In an age
where the younger generation is often glued to mobile devices and computer
games, it’s rare to come across a 19-year-old with laser career focus and dedication to
their career of choice.
It’s even rarer for that passion to come to them at 14-years-old. But for Lewis O’Brien, from Gloucester, his determination and focus has led him to a prestigious engineering apprenticeship at Skyborne at Gloucestershire Airport that's firing up big dreams for the future.
The young aircraft engineer's passion for aviation started at the Aim High program with local aviation charity Fly2Help which lets 14 to 18 year olds carry out hands-on tasks on demonstration engines.
In July 2022, Lewis joined Gloucestershire's Skyborne Fleet Support, where he started an engineering apprenticeship learning to help maintain aircrafts used by young
people training to become pilots for airlines, including British Airways and
His progression as a junior technician in this short period of time has been meteoric, passing key exams and making strong progress towards his engineering licenses.
Head of operational delivery at Skyborne, Vicky Harriss, said: 'With his competence, efficiency, and enthusiasm, Lewis is a model example for young people to follow, with Skyborne seeing in him potential for future managerial roles in the business.'
Lewis said: 'Being an engineer has been my ambition my whole life, probably influenced by my dad and grandfather, who were both engineers — dad for a Formula One team and grandad for the Royal Navy Falcons.
'After school, I became a CNC machine apprentice for a manufacturing company when I was approached by Skyborne which offered me the engineering apprenticeship. Switching my career to aviation was a no-brainer for me.'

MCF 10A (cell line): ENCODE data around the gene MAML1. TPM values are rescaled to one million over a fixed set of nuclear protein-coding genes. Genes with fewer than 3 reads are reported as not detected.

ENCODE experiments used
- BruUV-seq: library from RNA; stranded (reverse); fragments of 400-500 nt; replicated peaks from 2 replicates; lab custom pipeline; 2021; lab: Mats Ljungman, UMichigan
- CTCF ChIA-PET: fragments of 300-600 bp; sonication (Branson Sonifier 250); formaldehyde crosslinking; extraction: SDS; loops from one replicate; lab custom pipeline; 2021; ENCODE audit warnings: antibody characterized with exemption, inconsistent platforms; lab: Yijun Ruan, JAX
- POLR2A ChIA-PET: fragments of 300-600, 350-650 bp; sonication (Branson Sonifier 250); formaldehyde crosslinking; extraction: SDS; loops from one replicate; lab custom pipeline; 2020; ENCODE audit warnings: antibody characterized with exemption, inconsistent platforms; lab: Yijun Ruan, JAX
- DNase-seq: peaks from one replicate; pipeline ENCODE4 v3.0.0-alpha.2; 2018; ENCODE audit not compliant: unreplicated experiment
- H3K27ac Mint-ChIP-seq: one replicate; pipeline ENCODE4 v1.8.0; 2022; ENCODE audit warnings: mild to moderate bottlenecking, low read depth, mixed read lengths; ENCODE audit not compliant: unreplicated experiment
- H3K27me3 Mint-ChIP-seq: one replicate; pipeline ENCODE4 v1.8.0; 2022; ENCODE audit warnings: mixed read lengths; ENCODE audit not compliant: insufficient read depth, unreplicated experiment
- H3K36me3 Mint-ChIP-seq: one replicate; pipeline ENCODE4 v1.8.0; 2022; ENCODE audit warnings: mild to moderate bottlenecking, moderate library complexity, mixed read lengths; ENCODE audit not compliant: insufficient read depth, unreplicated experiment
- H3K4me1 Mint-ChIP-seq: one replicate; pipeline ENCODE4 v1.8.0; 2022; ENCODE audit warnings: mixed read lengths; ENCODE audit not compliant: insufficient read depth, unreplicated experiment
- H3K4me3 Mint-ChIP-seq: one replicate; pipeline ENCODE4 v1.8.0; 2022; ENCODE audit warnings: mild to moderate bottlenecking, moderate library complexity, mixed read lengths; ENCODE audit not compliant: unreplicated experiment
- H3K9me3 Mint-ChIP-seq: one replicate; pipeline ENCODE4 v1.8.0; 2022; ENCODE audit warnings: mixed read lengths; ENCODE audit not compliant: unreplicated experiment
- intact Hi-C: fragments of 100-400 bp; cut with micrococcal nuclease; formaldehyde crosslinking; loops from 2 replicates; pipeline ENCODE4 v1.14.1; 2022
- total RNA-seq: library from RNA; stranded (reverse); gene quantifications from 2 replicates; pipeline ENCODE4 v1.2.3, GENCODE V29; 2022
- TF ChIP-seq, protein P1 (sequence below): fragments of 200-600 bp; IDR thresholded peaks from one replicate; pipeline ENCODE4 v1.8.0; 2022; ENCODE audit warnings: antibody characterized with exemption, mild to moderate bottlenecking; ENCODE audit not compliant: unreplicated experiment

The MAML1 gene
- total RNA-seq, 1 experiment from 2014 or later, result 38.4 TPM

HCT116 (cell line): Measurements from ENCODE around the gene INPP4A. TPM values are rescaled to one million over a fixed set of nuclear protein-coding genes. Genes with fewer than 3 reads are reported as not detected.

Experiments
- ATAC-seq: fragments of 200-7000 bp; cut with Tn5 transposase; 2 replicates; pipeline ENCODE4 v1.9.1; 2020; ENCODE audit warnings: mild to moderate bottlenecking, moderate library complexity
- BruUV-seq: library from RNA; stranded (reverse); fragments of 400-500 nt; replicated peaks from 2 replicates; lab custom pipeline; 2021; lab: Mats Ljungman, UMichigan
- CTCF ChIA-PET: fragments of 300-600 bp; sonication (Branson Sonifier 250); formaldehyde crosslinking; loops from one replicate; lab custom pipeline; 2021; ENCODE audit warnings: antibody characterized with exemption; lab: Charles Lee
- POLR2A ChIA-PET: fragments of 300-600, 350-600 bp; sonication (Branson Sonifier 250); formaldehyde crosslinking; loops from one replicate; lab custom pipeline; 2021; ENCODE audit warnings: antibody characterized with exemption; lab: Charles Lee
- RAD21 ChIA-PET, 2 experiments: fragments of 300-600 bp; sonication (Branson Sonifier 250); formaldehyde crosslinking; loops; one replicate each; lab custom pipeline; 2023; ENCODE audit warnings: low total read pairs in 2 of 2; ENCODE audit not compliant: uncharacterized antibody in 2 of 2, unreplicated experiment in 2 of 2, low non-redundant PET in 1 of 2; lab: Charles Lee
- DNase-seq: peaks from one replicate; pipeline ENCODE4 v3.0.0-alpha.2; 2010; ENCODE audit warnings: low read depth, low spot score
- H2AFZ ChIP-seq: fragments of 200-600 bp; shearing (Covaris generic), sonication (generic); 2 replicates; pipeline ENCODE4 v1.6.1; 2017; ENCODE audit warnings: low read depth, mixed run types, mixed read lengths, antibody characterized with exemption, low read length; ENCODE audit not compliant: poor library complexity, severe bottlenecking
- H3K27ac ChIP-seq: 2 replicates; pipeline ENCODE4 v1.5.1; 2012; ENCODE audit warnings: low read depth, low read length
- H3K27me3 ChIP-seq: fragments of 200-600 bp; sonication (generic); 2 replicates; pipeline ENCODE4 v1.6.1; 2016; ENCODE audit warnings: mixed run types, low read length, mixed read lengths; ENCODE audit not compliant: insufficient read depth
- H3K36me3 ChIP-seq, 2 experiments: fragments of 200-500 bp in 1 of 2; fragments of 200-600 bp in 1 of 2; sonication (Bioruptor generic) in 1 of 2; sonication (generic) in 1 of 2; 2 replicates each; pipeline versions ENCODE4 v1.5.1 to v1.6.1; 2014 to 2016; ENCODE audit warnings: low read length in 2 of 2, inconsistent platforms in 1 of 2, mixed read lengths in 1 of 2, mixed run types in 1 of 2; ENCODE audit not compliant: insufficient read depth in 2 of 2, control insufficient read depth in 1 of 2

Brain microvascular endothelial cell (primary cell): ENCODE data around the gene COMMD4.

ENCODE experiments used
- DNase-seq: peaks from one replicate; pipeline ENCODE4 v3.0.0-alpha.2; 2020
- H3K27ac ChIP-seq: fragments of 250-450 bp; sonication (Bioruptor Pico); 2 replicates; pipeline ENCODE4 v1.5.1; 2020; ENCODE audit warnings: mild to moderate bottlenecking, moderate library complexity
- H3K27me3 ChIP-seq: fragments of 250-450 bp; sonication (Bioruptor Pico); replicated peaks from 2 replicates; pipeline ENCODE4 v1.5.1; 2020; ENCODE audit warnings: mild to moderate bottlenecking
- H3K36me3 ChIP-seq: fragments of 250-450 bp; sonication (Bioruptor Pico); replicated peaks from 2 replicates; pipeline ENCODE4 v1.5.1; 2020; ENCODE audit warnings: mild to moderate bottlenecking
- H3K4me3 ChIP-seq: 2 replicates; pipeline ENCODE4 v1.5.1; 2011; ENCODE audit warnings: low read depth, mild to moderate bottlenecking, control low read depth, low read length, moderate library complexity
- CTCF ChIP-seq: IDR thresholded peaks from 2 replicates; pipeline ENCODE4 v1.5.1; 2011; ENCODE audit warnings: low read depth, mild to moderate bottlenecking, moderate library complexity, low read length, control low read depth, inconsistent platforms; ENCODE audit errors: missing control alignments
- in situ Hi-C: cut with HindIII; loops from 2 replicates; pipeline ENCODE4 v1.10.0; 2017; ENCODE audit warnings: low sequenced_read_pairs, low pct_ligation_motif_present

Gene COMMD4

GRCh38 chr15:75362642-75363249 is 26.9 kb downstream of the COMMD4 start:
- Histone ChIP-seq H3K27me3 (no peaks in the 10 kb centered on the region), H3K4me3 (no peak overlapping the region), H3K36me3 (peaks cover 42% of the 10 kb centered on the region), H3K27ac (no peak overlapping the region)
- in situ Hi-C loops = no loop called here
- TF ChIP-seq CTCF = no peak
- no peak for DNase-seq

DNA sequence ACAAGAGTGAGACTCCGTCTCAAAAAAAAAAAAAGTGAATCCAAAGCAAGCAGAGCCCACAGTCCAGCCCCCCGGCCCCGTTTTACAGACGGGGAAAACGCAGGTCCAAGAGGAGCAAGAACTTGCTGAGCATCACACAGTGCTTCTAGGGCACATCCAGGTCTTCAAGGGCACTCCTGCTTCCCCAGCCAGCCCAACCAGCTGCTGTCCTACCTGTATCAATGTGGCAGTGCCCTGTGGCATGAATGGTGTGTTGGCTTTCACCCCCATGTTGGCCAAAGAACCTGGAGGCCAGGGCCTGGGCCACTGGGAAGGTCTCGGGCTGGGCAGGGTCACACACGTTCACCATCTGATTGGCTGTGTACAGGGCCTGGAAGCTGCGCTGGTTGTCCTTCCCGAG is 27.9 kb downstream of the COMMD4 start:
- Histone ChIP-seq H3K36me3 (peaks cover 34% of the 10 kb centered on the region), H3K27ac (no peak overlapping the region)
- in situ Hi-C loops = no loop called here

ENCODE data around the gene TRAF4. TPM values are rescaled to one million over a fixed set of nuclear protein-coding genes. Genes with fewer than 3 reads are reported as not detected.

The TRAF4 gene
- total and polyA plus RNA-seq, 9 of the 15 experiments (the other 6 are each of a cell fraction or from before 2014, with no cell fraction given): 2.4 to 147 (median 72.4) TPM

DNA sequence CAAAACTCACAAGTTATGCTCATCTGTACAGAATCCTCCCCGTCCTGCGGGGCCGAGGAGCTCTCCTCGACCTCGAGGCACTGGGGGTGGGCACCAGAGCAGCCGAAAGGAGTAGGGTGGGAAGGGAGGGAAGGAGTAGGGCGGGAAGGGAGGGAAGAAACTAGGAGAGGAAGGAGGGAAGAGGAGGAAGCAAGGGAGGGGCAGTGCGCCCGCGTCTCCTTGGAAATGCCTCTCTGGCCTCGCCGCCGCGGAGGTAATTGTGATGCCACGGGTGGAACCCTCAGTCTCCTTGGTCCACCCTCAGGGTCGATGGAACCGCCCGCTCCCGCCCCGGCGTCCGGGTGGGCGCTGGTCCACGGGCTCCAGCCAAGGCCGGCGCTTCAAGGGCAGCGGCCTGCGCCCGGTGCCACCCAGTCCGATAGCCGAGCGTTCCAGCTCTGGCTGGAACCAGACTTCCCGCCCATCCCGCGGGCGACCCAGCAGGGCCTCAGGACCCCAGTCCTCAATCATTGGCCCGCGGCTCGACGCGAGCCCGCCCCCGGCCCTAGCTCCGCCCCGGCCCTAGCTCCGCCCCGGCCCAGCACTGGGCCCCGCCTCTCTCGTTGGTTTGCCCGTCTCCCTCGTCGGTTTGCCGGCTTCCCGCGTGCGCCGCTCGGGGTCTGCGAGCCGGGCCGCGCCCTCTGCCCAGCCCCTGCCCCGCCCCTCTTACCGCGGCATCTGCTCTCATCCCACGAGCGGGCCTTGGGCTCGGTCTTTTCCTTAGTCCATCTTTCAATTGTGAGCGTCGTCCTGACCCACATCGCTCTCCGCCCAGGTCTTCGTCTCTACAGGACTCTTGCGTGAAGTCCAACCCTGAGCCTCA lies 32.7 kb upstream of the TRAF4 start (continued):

Learning on the job has proved to be the perfect environment for Lewis to flourish.
He said: 'It's a great atmosphere at Skyborne, where everyone takes responsibility for their roles and readily offers support. It’s the kind of community where teamwork thrives.'
He's working towards his B1 aircraft engineering license, which will qualify him to carry out and certify all maintenance work on an aircraft, with in-depth studying alongside the job.
And he's a big fan of apprenticeships. Lewis said: 'The hands-on experience is undeniably invaluable. The goal is to qualify within three or four years.
'Skyborne is a growing company, and in my 18 months here, I’ve witnessed massive positive changes. I'm interested not only in how the company develops but also in how I can grow with it. I'd be happy to stay here for a long time, and the future looks promising.'
Vicky is delighted to have the teenager on board.
She said: 'At Skyborne, we are proud to support the development of aspiring aircraft technicians. It is a strong initiative for the business to employ apprentice technicians and place them on a guided development program with hands-on experience from day one.
'We benefit greatly from the apprentice technicians being highly passionate about learning new skills, and we have the beauty of developing directly relevant skills from the earliest exposure to engineering, ensuring the highest standards and practices are developed from the outset.
'The tailored on-the-job training not only allows the apprentice to hone their skills and practices but also enhances the roles of current experienced technicians by providing the opportunity for them to grow and develop as trainers, imparting their skills and knowledge daily.
'By growing our own talent, allowing the technicians to see a career path and to be part of a developing business, we ensure a strong team of talented technicians remains engaged and loyal, wanting to grow alongside Skyborne.'
As fleet support assistants develop into junior technicians, the firm will backfill the role on an ongoing basis.
A vacancy for a new apprentice is expected to be advertised in coming months.